When we look back on this past year, two truths stand out:
- Food bank use reached crisis levels. Toronto’s social safety net couldn’t hold against inflation and the city’s skyrocketing cost of living, impacting tens of thousands of people.
- In the face of this record need, our community came together to ensure that every Torontonian had a place to turn to for food.
In some ways, 2022 was scary. At the beginning of the year, Toronto food banks were seeing about 120,000 client visits per month, which is twice the pre-pandemic average. By the time our calendars flipped to December, client visits had more than tripled 2019 levels, topping out at 208,108 in November.
But while the need rose, our community rose with it. Students and families rallied their neighbourhoods for nonperishables. Yoga studios, breweries, vet clinics and myriad other businesses ran food drives, placing our yellow bins at their doors. Volunteers signed up for extra shifts to sort through these incoming donations. Ontario farms gave us bushels of fresh produce. And donors amped up their regular gifts to help us close the gap.
We thank you all for your steadfast support this past year. Through your actions, you’ve declared loudly that food is a human right. Because of your dedication, those experiencing hunger in our city had access to the food they needed.
Here is what your generosity and help accomplished last year:
- We distributed over 18.6 million pounds of food to Torontonians experiencing hunger, the most ever in one year
- Food bank clients received 2.9 million pounds of fresh produce through our Farm to Food Bank program
- Our kitchen cooked up 157,808 healthy meals for meal programs throughout the city, including 17,000 meals distributed by the Red Cross Mobile Food Bank and Isolation program
- Our incredible, 1,200-strong volunteers sorted and packed close to 3.5 million pounds of public donations, dedicating 51,742 hours — that’s nearly six whole years! — to ending hunger in our city
Also through your support, our Research and Advocacy team was able to arm policymakers with data-backed tools to reverse recent food-insecurity trends:
- Our Who’s Hungry report revealed that Toronto would experience a record-high 2 million client visits in 2022, and highlighted exact policy changes that would reduce poverty and thereby food insecurity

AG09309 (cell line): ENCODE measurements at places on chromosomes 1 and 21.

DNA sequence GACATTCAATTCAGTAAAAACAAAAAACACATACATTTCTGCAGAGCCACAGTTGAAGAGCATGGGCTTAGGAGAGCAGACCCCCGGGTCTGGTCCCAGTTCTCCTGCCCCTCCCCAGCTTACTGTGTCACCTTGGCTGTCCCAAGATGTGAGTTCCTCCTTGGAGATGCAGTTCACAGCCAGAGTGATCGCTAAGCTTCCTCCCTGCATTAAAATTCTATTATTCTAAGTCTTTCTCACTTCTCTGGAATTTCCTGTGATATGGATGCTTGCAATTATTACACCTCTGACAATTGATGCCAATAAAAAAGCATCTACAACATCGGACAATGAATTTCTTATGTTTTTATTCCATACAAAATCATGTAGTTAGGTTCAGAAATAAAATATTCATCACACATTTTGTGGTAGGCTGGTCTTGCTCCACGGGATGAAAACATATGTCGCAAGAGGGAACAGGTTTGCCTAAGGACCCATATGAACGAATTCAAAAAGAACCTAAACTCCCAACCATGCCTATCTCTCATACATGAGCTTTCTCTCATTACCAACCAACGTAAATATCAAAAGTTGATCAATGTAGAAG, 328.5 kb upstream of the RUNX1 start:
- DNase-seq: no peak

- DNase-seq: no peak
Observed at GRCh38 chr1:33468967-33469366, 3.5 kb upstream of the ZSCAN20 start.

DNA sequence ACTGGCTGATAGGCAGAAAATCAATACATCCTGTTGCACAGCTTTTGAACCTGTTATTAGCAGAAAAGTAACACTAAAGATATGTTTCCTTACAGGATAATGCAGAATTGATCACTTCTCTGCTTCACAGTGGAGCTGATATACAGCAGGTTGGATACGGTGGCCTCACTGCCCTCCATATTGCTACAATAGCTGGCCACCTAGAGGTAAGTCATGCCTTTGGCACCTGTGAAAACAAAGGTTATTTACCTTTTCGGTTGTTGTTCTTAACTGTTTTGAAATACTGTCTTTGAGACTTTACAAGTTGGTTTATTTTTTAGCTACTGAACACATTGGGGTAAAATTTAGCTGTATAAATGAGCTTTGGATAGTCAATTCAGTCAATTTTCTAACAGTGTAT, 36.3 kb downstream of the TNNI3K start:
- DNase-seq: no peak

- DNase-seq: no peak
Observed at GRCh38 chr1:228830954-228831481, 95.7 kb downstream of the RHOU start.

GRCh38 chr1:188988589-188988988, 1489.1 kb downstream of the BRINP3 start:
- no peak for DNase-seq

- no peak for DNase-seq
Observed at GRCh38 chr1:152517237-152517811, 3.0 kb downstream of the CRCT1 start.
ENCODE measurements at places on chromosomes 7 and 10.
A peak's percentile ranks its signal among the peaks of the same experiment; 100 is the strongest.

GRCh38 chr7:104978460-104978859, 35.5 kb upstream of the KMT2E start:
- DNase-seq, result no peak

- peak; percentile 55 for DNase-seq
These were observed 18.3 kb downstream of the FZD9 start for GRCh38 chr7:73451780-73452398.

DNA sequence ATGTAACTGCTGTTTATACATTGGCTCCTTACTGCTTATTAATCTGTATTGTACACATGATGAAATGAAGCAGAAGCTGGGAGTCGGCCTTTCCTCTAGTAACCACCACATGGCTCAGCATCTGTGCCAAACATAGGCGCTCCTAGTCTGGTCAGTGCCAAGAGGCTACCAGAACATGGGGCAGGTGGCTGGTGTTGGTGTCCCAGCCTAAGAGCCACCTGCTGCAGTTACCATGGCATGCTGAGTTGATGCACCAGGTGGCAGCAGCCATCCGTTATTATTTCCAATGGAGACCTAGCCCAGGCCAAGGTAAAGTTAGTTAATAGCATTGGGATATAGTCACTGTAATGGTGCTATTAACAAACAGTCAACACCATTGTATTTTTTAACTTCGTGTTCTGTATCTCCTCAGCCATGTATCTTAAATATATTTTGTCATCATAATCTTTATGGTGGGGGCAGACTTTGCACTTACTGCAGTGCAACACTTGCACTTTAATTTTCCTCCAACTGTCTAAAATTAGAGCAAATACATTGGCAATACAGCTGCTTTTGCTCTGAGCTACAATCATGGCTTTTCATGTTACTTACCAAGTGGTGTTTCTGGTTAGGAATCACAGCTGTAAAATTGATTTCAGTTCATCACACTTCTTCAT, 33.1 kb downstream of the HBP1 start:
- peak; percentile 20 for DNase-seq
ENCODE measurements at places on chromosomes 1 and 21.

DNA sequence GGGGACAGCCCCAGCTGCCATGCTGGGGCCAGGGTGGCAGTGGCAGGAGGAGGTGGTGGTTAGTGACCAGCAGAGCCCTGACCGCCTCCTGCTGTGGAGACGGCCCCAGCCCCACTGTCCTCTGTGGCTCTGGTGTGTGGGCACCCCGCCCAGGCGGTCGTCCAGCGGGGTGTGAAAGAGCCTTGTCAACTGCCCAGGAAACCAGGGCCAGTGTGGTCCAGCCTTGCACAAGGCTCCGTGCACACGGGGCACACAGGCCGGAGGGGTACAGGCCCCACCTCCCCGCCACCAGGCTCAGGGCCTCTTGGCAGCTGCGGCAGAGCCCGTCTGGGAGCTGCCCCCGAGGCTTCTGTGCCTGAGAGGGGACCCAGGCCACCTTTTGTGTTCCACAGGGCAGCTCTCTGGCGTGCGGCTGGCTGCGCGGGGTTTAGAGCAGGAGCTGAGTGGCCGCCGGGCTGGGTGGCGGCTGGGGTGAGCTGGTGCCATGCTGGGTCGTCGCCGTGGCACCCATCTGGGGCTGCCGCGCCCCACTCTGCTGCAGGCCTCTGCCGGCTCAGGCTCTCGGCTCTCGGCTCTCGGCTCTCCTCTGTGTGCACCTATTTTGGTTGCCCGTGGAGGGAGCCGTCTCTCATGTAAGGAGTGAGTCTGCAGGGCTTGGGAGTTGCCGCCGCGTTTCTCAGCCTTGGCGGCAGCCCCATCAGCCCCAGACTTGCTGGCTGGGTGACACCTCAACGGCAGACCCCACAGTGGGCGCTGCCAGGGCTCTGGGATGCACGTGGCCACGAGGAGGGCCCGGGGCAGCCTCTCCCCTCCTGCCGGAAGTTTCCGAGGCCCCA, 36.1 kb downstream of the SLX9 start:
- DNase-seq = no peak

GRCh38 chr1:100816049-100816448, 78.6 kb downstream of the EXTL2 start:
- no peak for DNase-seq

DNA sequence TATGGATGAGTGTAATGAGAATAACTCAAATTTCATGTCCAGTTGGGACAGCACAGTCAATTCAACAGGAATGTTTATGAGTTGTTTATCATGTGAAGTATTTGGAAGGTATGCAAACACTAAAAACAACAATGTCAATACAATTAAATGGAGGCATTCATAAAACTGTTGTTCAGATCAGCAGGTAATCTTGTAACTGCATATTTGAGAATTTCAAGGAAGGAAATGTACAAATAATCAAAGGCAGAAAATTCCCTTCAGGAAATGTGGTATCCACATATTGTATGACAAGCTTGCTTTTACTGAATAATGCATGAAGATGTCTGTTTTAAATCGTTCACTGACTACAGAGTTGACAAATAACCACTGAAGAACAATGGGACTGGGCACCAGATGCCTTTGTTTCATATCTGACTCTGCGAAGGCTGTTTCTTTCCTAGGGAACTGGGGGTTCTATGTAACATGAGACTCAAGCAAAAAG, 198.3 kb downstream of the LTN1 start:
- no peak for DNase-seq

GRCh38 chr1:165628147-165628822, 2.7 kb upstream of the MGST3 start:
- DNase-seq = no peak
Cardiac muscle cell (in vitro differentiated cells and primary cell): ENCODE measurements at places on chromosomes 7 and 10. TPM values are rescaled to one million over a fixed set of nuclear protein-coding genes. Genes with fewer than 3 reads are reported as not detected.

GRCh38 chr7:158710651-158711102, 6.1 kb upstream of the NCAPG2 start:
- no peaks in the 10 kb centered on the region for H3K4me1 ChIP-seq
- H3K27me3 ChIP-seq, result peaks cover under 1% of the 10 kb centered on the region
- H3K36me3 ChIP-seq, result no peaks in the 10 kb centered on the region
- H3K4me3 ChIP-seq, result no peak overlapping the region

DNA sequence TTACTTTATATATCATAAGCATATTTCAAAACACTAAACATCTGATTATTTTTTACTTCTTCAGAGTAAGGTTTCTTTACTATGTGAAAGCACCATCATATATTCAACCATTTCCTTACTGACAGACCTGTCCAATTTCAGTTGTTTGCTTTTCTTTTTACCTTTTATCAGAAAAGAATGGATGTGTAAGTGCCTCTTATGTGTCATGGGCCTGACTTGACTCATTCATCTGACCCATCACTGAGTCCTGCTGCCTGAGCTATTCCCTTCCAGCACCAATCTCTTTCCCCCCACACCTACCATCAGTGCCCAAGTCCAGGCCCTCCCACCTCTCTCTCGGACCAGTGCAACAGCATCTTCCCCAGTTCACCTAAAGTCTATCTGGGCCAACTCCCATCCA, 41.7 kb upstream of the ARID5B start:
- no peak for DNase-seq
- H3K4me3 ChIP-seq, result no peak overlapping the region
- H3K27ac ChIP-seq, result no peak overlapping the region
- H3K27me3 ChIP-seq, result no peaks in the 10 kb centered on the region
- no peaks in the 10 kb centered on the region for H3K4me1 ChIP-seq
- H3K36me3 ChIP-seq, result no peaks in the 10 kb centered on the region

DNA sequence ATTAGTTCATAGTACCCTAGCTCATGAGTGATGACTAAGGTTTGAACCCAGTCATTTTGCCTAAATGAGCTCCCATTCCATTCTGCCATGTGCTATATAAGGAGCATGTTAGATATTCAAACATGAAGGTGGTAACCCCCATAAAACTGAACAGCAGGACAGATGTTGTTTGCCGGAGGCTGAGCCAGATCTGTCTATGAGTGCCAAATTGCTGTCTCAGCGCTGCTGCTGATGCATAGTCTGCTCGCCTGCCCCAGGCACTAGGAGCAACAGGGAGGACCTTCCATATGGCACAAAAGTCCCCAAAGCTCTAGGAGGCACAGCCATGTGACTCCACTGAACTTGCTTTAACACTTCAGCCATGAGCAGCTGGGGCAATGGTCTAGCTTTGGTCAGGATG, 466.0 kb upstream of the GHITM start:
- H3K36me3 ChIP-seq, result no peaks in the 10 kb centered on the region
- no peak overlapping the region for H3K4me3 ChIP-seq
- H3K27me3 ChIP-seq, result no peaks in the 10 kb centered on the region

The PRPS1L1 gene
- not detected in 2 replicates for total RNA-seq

- In March, the University of Calgary’s Professor Ron Kneebone and Margarita Wilkins published a report using more than six years of Daily Bread data that showed how many more food bank visits are caused by rent hikes, and how many can be prevented through increases in minimum wage or disability benefits
- The new Click/Hear program regularly interviews food bank clients about the daily realities of Toronto food insecurity, from home cooling to the recent 5% raise to ODSP rates
- Our A Decade of Deep Poverty report synthesized 12 years of Daily Bread data and found that even if the typical food bank client’s income doubled, they’d still be living below the poverty line
On top of this research work, your support enabled us to advocate for change by hosting a debate for all Etobicoke-Lakeshore candidates in the municipal election; making multiple submissions to all levels of government that called for increased disability, labour, and income supports for clients; and supporting Defend Disability, a network of agencies and people with lived experience pushing for change with ODSP.
We are all so grateful for your partnership over the past year and look forward to working together in 2023. We’ve got our work cut out for us this year. Canada’s Food Price Report forecasts a 5%-7% surge in grocery prices, which will no doubt increase food bank use unless policymakers intervene.
But we’ve seen what this community can do. From the workplace food drives to the community champions, from the tireless volunteers to the generous donors, from the corporate supporters to the policy advocates — together we have the power to end hunger in our city.